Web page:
The contact comes out of nowhere.
Maybe it’s a call or perhaps an email, someone might even come to your door. Regardless how of it comes, the message is clear: We’re from the utility you owe us money; pay up now or we’ll cut your power.
“Clark Public Utilities” might appear on the caller ID. The voice on the other end of the line might be friendly or they may be demanding — two contacts are rarely the same. But one thing is always true: The person making the demand is a fraud, and they’re counting on the demand to catch you off guard and push you into making a payment.
The COVID-19 pandemic hasn’t slowed down scammers, it’s only emboldened them and added new narratives to their book of deceit. As a smart consumer, you should do everything you can to guard yourself against their tricks.
“We want our customers to trust but verify,” Customer Service Manager Robert Hill said. “Trust that we as a utility are going to do the right thing on their behalf and to always work with them, but verify that it’s actually a Clark Public Utilities representative contacting them and not a scammer.”
To put it plainly: Anyone who contacts you claiming to be from the utility and threatening to disconnect your power on the spot is a fraud. Pure and simple.
In the moment it might not seem that way. Scammers have become quite sophisticated.
As mentioned earlier, the caller ID often reads “Clark Public Utilities” along with the utility’s customer service phone number. The automated system on the other side of the line may sound just like the utility’s system. The person who gets on the line next will sound just like an employee. They might know some of your personal information or ask you to “verify” it by giving it to them. Next, they’ll say you’re behind for an amount that’s very close to a few months’ worth of payments, then they’ll say you have just minutes to pay up or else your service will be disconnected.
“They’re very convincing,” Hill said. “They’ll call small businesses at peak hours, they’ll call residential customers in the evenings or maybe early mornings or weekends and they’ll often target customers who they believe might not speak English as a first language. The whole trick is to catch you off guard.”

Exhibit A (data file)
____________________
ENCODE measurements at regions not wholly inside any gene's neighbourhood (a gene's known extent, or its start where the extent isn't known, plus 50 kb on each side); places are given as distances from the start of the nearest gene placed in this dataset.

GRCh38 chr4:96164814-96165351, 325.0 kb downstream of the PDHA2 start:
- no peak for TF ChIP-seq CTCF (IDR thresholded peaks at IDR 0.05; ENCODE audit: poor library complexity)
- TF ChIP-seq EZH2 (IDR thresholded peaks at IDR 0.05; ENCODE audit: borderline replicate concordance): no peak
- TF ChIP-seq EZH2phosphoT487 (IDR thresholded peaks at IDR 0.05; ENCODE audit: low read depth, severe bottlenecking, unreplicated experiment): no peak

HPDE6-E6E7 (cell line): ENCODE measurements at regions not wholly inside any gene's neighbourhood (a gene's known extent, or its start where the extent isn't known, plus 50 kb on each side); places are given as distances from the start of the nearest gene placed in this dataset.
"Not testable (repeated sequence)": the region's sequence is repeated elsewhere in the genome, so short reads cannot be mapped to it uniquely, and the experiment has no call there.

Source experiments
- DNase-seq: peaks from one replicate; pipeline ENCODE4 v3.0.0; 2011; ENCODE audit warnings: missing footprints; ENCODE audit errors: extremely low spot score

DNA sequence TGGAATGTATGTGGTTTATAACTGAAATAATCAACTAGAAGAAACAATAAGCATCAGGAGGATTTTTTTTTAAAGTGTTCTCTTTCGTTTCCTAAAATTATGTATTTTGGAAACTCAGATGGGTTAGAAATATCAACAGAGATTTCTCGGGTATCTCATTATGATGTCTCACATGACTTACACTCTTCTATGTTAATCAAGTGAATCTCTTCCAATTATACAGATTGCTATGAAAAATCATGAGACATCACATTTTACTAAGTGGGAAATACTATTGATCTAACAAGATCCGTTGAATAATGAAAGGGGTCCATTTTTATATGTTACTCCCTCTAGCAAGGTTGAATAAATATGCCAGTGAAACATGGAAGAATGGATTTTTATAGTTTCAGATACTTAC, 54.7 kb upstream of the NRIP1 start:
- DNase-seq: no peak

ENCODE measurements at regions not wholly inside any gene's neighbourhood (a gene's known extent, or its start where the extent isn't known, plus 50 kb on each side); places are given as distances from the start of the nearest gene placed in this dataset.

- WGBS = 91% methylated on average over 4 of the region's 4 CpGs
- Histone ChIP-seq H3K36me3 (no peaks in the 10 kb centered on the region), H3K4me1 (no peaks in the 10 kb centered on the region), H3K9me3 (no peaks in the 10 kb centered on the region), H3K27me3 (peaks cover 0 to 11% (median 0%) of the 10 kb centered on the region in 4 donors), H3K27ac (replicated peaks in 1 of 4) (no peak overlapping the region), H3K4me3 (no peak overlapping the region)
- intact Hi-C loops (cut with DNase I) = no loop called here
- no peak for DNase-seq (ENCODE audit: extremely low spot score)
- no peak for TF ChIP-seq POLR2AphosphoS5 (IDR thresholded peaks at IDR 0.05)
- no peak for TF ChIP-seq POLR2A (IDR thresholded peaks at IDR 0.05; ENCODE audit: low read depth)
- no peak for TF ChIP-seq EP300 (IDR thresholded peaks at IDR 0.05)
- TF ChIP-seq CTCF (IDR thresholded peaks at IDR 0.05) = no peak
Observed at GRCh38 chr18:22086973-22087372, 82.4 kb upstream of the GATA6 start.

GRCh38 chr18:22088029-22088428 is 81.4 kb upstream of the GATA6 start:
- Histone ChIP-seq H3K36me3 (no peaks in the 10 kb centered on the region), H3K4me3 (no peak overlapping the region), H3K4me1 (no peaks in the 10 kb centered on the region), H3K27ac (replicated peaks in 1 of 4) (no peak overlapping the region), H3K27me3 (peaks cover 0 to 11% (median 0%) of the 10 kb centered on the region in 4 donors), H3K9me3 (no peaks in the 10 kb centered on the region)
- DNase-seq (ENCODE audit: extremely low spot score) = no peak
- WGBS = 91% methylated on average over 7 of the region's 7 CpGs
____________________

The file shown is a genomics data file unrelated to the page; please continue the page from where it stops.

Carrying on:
As convincing as it may be, a closer inspection will reveal a paper tiger.
Scammers usually direct their targets to go to a store and purchase prepaid gift, debit or “green dot” cards, then call a specific phone number to make the payment. Again, the automated system sounds just like the utility’s. Then a scammer gets on the phone, gets the card information and hangs up.
“That right there is when the alarm bells should be ringing. Clark Public Utilities will never demand a payment method like that,” Hill said. “The best thing to do then is just hang up.”
Sadly, many victims don’t stop there. They only realize they’ve been had after going through all the steps.
Customers can and should file a police report and a complaint with the Federal Trade Commission, but it’s highly unlikely they’ll get that money back. Scammers choose payment methods that are near impossible to trace. As a public utility, Clark Public Utilities cannot reimburse customers who have fallen for a fraud.
Be wary whenever someone claiming to be from the utility contacts you. Simply hang up or close the door and call the utility directly to verify the contact was made by an actual employee.
“A utility employee will never argue or hesitate to share identification because a customer wants to be cautious,” Hill said. “We do it all the time.”
Clark Public Utilities customer service representatives are available 24 hours a day, seven days a week, 365 days a year at 360-992-3000. More information on protecting yourself from scams is available at clarkpublicutilities.com.
Energy Adviser is written by Clark Public Utilities. Send questions to firstname.lastname@example.org or to Energy Adviser, c/o Clark Public Utilities, P.O. Box 8900, Vancouver, WA 98668.